Lunch at the first grade table
I signed in as a guest and waited outside the office, lunch box in hand. Moments later, the first graders flooded the hallway. A was surprised and excited to see me. For the record: she is still willing to hug and kiss me in public (I'm sure those days are numbered). We stood in line with the rest of her class and then filed into the cafeteria. One of A's best friends came up to me and informed me that she and my daughter have been banned from sitting together in the lunch room. So, we sat next to a different friend. A and I sat down at the table, opened our lunch boxes, and started munching. If I had not been there, I'm about 99% sure she would have eaten her Oreo Cakesters first. However, since I was in attendance, she dutifully chewed on her PB&J. She snuggled up close to me, seeming to be proud and happy that I was there. Meanwhile, a couple of boys at a table across the aisle started whispering to each other and pointing at me. I'm pretty sure that the wee detectives deduced that I was not, in fact, a first grader.
I made a few observations about the crew at my table.
1. I was the only one there with a full set of teeth. Seriously, first graders have it rough. The two girls sitting across the table from me had about a dozen teeth between them.
2. The cafeteria is not quiet and the kids don't have to whisper. So, I'm back to wondering how someone could possibly be "too loud for the lunch room." But, apparently, my kid finds a way.
3. Kids don't eat green beans. They just don't.
During lunch, the students are obligated to raise their hand if they need something. There are two cafeteria monitors who wander around the room opening milk containers and picking up garbage. It didn't take the kids at my table long to realize that they had an official grown-up in their midst. Before I knew it, I was opening ketchup and salad dressing packets left and right (I got mad skillz, yo). One girl seemed to need three packets of barbecue sauce for her sandwich. I didn't question it. The friend on the other side of A kept asking me random questions and at first I wasn't going to say anything but eventually I did point out to her that she was sporting a huge marker stain (shaped roughly like the state of Florida) that started at the corner of her mouth and made it nearly to her right ear. As usual, A put me on the spot and asked, "Can so-and-so come over to my house?" I tried my best to be non-committal. I'm happy to let her have friends over but it's kind of challenging with the dogs (who have trouble accepting that visitors are not there specifically to see them and that not everyone enjoys a Boxer tongue down their throat). Also, my daughter's room gets trashed during every play date and then I'm the one who ends up on on her hands and knees fishing Barbie shoes out from under the bed and whatnot.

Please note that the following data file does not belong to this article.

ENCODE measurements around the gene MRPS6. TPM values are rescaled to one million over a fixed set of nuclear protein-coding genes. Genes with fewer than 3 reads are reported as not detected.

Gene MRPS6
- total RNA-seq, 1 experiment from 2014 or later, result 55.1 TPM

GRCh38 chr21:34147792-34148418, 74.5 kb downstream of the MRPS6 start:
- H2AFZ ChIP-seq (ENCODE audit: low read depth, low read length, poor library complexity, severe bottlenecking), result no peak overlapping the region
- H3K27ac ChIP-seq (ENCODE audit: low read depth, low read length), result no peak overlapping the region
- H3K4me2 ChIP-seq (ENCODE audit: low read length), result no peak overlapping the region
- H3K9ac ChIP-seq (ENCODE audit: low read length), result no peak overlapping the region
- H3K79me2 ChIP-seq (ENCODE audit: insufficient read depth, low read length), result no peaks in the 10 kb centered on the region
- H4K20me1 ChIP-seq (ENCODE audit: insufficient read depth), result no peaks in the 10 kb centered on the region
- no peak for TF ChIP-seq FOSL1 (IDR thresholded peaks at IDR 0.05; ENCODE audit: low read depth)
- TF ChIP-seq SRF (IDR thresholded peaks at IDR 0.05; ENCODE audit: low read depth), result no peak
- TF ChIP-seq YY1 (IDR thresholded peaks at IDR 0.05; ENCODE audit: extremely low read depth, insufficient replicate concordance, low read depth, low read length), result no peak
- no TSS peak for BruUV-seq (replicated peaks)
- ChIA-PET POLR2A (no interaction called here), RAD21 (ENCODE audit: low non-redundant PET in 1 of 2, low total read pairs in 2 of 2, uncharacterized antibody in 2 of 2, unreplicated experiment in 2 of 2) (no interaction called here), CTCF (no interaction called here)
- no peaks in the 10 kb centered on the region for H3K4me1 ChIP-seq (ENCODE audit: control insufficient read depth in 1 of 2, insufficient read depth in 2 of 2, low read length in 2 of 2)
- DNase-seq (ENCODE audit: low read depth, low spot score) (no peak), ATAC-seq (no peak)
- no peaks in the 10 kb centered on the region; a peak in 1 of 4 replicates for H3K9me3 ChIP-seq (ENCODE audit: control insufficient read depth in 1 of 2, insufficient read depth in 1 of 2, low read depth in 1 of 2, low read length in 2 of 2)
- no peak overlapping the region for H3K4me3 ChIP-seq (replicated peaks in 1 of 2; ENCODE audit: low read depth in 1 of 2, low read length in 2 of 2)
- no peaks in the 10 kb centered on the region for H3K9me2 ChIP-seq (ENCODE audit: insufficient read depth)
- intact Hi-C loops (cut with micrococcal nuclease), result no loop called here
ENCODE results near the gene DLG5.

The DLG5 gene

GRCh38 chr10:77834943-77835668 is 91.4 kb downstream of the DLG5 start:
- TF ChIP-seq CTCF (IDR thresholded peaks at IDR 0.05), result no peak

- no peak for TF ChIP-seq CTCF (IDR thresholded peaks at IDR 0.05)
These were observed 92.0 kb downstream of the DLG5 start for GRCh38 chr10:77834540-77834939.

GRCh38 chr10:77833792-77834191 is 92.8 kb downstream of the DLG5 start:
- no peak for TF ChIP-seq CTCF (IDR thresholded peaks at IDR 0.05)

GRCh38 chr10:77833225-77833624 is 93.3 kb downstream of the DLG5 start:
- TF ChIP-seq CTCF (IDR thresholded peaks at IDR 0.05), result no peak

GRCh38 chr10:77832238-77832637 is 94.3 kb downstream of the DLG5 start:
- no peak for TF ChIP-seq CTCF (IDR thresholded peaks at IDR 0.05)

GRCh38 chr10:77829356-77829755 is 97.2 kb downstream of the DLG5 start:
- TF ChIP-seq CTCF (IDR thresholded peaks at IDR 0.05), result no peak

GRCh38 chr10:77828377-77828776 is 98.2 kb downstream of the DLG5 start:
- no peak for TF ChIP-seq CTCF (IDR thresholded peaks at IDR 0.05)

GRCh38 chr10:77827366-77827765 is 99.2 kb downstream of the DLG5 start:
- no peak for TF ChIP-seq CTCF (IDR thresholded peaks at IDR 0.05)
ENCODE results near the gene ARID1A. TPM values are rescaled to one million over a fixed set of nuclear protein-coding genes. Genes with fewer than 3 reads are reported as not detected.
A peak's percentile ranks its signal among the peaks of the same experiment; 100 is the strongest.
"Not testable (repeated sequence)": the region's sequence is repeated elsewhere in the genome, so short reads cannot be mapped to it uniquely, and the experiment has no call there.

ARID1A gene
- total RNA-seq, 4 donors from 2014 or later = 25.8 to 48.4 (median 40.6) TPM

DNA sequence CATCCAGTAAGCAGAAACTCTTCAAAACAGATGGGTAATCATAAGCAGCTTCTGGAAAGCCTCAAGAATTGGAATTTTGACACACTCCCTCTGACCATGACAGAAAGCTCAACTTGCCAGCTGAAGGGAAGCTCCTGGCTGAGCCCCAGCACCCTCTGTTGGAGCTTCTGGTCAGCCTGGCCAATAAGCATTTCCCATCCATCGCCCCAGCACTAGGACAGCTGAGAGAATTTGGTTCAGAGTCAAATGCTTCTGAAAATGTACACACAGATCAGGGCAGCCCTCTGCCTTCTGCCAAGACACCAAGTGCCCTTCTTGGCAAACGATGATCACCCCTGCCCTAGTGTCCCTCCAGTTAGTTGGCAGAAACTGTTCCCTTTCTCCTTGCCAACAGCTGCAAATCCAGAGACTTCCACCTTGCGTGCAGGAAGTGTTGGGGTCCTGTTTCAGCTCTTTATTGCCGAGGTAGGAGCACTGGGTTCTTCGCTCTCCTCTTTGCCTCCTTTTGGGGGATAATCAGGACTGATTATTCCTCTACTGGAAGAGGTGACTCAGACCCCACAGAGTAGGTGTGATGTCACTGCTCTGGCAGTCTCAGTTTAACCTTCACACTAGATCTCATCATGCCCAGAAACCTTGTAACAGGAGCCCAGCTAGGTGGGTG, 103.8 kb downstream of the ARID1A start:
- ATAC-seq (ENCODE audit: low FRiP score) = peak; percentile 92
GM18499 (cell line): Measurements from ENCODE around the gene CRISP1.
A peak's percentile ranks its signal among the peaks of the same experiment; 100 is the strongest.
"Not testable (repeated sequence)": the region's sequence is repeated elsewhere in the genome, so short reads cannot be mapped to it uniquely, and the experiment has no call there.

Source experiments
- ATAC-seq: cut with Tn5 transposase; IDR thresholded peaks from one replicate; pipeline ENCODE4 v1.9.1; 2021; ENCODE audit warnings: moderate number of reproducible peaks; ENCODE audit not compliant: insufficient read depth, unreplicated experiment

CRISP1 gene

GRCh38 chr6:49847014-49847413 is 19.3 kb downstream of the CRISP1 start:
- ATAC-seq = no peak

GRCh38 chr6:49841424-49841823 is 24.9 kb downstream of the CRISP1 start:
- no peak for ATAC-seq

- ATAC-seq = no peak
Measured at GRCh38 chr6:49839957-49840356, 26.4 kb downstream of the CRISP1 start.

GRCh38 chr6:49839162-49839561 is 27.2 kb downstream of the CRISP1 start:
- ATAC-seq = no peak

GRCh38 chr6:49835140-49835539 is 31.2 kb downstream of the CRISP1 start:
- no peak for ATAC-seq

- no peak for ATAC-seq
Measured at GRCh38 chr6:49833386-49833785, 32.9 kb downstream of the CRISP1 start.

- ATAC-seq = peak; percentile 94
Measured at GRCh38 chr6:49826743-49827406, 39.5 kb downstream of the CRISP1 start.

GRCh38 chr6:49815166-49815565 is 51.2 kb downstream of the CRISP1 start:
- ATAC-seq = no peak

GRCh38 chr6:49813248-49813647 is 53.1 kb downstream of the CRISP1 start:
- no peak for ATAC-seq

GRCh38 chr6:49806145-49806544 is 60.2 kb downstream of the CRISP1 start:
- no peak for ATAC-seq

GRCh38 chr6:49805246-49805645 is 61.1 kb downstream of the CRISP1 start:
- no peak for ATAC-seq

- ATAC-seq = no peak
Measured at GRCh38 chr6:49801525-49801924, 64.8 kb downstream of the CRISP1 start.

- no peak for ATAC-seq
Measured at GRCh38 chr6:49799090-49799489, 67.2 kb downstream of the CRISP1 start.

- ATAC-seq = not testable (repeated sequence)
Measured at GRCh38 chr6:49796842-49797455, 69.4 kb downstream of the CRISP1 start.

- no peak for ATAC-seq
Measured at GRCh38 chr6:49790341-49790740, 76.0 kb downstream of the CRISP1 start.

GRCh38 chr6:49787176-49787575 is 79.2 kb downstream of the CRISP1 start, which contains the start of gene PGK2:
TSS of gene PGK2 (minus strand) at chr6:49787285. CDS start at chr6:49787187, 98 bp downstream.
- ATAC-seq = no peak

Before I knew it, the twenty-minute lunch period had passed and the kids were lining up to go back to their classrooms. The kids need permission to get up and throw their garbage away, but I stood up and threw mine away without permission. Yeah, you heard that right. A was the last to leave. The other kids filed past us. She-of-many-barbecue packets patted me on the back as she walked by. My daughter got in line with her classmates. I zipped up her purple dog-shaped lunch box and gathered my purse and jacket. I started to head for the other door so that I could sign out in the office. I turned and looked at my baby girl, the shortest one in her class, waving madly at me. "Bye, Mama! I love you!"
I'm glad I get to be awesome for at least a little while longer.